Even though other segments are growing, there aren't that many that are growing. As you pointed out, they aren't ignoring craft. I also think you're pointing out that they aren't necessarily directly targeting craft with full force, which I also agree with. I think more than anything, they're dabbling in craft and taking strategic moves in varying sizes to shave the edges of the movement and influence future growth in the direction that they would like it to go. It's an expensive and risky game to play for such a small share of the actual alcohol market, so I doubt we will see a legitimate attempt at controlling craft outside of slowly trying to bankroll established brands. The less they run them into the ground, the more successful they will be. I think they started to figure that out with GI.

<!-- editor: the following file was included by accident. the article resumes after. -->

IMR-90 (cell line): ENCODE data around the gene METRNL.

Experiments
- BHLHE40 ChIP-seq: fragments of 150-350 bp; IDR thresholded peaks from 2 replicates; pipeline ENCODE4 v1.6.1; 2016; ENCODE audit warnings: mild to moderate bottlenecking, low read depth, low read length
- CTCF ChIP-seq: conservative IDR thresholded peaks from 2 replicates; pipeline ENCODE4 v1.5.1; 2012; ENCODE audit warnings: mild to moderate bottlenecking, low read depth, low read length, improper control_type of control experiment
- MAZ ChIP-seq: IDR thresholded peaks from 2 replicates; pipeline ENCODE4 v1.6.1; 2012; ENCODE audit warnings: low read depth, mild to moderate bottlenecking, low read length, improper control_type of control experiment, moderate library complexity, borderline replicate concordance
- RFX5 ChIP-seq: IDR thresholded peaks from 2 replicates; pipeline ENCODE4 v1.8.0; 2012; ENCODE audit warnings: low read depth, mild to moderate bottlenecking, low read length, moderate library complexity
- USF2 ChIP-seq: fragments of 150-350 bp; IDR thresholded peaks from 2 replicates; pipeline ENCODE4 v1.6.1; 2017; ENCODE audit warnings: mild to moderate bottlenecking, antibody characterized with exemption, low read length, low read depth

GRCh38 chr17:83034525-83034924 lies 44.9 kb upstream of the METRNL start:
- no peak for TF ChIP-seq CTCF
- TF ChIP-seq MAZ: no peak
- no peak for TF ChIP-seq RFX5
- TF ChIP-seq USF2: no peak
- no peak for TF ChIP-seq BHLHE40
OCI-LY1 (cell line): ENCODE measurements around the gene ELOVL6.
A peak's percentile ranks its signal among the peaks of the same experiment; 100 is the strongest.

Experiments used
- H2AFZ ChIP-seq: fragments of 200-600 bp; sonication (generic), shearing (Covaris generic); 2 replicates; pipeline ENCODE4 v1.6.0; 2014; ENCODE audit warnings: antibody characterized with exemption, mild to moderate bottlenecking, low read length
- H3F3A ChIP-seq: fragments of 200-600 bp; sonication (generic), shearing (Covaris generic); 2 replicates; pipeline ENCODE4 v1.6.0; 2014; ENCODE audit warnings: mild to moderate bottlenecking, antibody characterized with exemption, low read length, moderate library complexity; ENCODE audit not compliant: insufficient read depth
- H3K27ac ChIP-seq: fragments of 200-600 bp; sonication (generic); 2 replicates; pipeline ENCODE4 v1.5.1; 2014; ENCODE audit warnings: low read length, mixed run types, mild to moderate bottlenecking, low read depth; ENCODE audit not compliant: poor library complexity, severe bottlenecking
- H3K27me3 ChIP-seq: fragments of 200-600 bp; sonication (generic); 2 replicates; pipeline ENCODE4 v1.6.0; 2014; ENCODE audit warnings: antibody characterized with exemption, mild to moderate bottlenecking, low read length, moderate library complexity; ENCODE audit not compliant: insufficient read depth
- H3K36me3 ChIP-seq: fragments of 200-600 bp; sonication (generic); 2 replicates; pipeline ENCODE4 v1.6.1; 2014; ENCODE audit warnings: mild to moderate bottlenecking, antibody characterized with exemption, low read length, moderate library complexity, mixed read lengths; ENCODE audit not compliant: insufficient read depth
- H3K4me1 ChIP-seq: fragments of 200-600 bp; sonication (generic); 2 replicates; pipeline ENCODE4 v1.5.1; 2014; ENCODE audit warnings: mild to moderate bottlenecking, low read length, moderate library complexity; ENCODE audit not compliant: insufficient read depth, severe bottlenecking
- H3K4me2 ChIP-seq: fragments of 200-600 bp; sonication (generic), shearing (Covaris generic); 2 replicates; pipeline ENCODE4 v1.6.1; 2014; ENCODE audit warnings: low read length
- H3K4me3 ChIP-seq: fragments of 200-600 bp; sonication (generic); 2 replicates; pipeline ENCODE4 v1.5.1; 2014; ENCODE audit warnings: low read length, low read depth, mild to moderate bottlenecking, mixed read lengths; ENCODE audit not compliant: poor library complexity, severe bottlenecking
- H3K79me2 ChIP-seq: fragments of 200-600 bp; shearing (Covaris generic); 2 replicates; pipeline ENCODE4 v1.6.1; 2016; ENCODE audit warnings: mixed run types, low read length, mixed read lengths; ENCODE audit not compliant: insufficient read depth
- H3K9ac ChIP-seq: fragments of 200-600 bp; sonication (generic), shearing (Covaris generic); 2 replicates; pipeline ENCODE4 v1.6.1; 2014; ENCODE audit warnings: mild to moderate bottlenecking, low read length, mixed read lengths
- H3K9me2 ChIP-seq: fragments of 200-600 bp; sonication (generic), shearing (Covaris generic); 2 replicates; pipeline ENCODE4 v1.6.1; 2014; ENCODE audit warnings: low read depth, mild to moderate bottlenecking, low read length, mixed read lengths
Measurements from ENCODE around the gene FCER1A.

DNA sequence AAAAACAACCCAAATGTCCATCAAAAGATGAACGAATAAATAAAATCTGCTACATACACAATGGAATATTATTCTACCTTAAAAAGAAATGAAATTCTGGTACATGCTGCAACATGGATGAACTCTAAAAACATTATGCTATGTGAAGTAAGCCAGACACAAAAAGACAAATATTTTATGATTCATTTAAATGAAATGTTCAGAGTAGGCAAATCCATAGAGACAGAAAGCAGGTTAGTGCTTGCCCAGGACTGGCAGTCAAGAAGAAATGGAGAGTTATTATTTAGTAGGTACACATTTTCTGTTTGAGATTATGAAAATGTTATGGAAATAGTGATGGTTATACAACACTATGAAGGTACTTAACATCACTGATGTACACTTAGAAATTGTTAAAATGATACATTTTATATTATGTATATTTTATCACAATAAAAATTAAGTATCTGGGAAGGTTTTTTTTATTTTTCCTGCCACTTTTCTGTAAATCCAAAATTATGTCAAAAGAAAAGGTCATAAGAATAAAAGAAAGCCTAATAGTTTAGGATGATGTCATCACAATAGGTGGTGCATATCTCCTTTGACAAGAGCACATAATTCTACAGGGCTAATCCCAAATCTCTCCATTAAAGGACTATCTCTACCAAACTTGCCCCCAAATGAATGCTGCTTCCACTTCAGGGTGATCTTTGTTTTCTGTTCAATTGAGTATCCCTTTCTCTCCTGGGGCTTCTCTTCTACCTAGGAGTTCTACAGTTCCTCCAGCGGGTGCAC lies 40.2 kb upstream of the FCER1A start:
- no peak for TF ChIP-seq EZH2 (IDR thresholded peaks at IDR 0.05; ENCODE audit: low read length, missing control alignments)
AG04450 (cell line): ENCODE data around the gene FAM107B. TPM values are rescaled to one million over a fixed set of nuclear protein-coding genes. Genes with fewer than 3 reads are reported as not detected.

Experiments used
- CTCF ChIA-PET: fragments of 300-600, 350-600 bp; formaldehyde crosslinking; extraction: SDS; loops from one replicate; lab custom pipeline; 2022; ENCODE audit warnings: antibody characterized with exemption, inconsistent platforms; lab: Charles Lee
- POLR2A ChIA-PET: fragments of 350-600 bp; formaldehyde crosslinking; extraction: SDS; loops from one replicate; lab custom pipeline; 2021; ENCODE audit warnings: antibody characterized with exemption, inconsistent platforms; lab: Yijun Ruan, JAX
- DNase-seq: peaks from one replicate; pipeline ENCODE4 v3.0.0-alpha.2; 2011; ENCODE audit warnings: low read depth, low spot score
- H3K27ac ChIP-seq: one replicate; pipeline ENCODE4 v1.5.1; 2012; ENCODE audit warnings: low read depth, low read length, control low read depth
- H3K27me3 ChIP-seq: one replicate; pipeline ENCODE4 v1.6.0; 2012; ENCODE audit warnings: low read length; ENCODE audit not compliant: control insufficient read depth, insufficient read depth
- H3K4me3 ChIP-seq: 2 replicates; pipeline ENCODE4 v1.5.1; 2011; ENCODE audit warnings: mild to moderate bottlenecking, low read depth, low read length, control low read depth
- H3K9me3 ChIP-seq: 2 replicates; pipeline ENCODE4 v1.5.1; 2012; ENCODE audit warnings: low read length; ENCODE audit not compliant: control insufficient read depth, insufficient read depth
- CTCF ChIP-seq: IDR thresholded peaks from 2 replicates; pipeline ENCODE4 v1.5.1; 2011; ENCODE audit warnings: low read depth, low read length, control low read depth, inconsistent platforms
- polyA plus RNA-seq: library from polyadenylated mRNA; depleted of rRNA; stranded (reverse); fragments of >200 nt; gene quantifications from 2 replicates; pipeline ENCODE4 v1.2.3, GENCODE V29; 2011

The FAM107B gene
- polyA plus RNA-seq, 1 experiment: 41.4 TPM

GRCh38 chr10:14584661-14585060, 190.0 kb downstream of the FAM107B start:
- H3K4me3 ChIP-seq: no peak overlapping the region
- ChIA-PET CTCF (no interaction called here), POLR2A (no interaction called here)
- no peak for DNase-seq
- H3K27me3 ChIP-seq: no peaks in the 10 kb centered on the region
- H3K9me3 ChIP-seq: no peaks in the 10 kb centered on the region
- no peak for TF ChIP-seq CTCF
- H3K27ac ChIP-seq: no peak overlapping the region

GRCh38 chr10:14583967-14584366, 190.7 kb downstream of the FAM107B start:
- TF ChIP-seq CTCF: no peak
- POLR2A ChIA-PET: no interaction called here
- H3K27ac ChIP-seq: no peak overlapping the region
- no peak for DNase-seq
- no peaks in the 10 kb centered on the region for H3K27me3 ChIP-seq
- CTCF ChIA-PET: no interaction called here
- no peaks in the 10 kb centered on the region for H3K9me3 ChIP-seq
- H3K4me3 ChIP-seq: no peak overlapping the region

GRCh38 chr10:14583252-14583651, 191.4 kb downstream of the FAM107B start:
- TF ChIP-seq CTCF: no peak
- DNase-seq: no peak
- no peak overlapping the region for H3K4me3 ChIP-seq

I am conflicted with GI. From a business standpoint, I think it is an absolutely brilliant move for both short and long term viability of AB in the industry. From a BA standpoint, I'm sad to see control lost to a giant with a historically low admiration for innovation in the industry.
  26. JackHorzempa

    JackHorzempa Poo-Bah (3,451) Dec 15, 2005 Pennsylvania
    Premium Member

    Below is a post in a past thread which contains some discussion on what market I think AB is pursuing wrt Black Crown:

    “There is no doubt in my mind that Anheuser-Busch could make world class beers of any beer style. They have extremely knowledgeable brewers and all of the necessary brewing resources. Heretofore Anheuser-Busch has decided to principally (by a large margin) to brew for mainstream beer drinkers (primarily American Adjunct Lagers). Anheuser-Busch does make some half decent craft beers as part of the Michelob series of beer. I think that Michelob DunkelWeiss is a pretty tasty beer for example.